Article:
Just as the Samsung Gear VR can be used to watch your own imported 2D and 3D movies, it can also be used to view content shot and compiled for 360-degree presentation. These are the videos that allow the Gear VR (and other virtual reality devices) to really shine, giving the viewer the ability to “look” around at a 360-degree environment thanks to head tracking capabilities built into in the the Oculus-powered platform.
The Gear VR’s capabilities are demonstrated with a set of included videos and others available from the Oculus Store ( a Cirque du Soleil experience, a virtual tour of Iceland, to name a few), but users can import their own 3D, 360 content and get the full experience thanks to the Oculus 360 Videos app. You’ll only need to know a simple file naming trick to get everything working properly.
As with playing 3D videos in the Oculus Cinema app, the software of the Gear VR experience will inherently convert video files for proper playback format based on where in the directory a file is placed and certain conventions of the file naming scheme. Unlike traditional 2D and 3D videos, which are placed under the “My Videos” folder found within the “Movies” directory, videos with 360-degree field-of-view should be placed directly into the “360Videos” folder.
For standard 2D videos with a 360-degree FOV this should work without any further modification. Simply don your Gear VR, navigate to the Oculus 360 Videos app, and choose your file. You should be able to peer around the environment of the 360 video by simply moving your head.
If your video features both 3D and 360-degree FOV, you will need to follow one more step.
For videos formatted in an over/under configuration:
- Rename the file so that it ends with “_TB” just prior to the extension name [Example: mymovie_TB.mp4]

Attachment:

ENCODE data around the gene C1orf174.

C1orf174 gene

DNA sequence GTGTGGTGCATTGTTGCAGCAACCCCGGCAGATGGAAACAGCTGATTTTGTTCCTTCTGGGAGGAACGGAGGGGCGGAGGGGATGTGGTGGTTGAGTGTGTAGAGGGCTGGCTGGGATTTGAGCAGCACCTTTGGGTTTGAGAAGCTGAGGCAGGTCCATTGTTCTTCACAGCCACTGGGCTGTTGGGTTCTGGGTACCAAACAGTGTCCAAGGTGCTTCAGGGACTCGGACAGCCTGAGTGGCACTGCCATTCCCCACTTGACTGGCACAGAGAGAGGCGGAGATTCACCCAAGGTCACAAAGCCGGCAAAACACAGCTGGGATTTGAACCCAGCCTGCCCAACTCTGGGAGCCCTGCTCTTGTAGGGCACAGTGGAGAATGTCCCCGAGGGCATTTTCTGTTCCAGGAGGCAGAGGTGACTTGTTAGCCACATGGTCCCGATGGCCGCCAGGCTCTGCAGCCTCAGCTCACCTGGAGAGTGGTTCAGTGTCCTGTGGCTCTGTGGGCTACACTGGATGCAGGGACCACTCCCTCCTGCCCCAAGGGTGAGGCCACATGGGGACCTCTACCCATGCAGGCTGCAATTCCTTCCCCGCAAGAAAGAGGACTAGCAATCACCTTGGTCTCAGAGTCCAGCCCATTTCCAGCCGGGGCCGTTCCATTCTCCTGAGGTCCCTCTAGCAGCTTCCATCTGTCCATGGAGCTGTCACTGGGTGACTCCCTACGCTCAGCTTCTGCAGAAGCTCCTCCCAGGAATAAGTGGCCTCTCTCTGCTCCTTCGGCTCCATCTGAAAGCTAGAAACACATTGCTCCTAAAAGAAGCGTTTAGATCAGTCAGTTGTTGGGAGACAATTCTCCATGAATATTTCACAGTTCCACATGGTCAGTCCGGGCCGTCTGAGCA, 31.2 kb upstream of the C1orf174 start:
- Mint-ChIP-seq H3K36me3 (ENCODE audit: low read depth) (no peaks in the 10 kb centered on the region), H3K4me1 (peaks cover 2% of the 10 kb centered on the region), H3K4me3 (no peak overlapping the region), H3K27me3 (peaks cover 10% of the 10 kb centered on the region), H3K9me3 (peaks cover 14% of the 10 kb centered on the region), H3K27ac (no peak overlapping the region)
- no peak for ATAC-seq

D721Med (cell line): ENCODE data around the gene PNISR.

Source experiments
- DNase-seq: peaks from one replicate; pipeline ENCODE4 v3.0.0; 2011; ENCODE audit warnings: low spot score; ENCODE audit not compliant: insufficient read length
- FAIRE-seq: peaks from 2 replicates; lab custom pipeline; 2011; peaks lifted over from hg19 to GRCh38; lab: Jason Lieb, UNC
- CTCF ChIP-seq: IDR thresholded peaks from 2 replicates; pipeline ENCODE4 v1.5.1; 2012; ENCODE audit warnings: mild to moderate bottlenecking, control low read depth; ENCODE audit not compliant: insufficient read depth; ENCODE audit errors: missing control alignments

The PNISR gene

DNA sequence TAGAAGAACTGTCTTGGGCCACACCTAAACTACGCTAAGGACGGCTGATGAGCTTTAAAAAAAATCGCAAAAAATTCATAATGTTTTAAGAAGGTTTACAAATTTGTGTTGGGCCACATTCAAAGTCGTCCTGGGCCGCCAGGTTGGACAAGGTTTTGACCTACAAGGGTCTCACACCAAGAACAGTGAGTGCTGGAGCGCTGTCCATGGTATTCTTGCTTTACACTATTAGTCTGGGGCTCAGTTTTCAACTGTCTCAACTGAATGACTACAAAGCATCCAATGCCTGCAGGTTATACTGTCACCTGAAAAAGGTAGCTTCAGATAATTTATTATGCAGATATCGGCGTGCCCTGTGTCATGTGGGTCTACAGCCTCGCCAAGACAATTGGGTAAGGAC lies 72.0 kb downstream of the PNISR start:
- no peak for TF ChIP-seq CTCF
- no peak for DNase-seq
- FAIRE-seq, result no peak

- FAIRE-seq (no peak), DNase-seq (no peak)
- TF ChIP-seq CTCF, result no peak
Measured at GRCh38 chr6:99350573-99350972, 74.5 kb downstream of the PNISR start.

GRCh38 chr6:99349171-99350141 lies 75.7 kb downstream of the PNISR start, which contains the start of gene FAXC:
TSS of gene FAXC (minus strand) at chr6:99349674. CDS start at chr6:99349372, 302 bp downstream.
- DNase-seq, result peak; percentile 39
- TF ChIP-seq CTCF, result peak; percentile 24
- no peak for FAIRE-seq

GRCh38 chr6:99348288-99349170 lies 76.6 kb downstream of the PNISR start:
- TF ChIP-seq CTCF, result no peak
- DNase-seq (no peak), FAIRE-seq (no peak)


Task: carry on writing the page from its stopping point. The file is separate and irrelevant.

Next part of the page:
For videos formatted in a side-by-side (SBS) configuration:
- Rename the file so that it ends with “_LR” just prior to the extension name [Example: mymovie_LR.mp4]
Once you have properly named the files and placed them in the “360Videos” folder, open the files as normal through the Oculus 360 Videos app. If you followed the above steps, you should now have full 3D, 360-degree playback.
While the Gear VR has no native way that we have yet discovered to play 180-degree field-of-view content, you can similarly try your luck by loading such files into the “360Videos” folder. Playback will generally work, but the 180-degree FOV will be stretched to the full 360 degrees, creating distorted video with inaccurate head tracking.
For some examples of 3D, 360 FOV video, 360Heros has a selection of demo content available and plenty of standard 360 video content. Kolor also features some standard 360 videos, and Oculus Share is also a source worth checking out. Not every video will translate perfectly to the Gear VR (some have been designed to function specifically with other VR or Oculus headsets), but all provide a glimpse of the Gear VR’s true potential.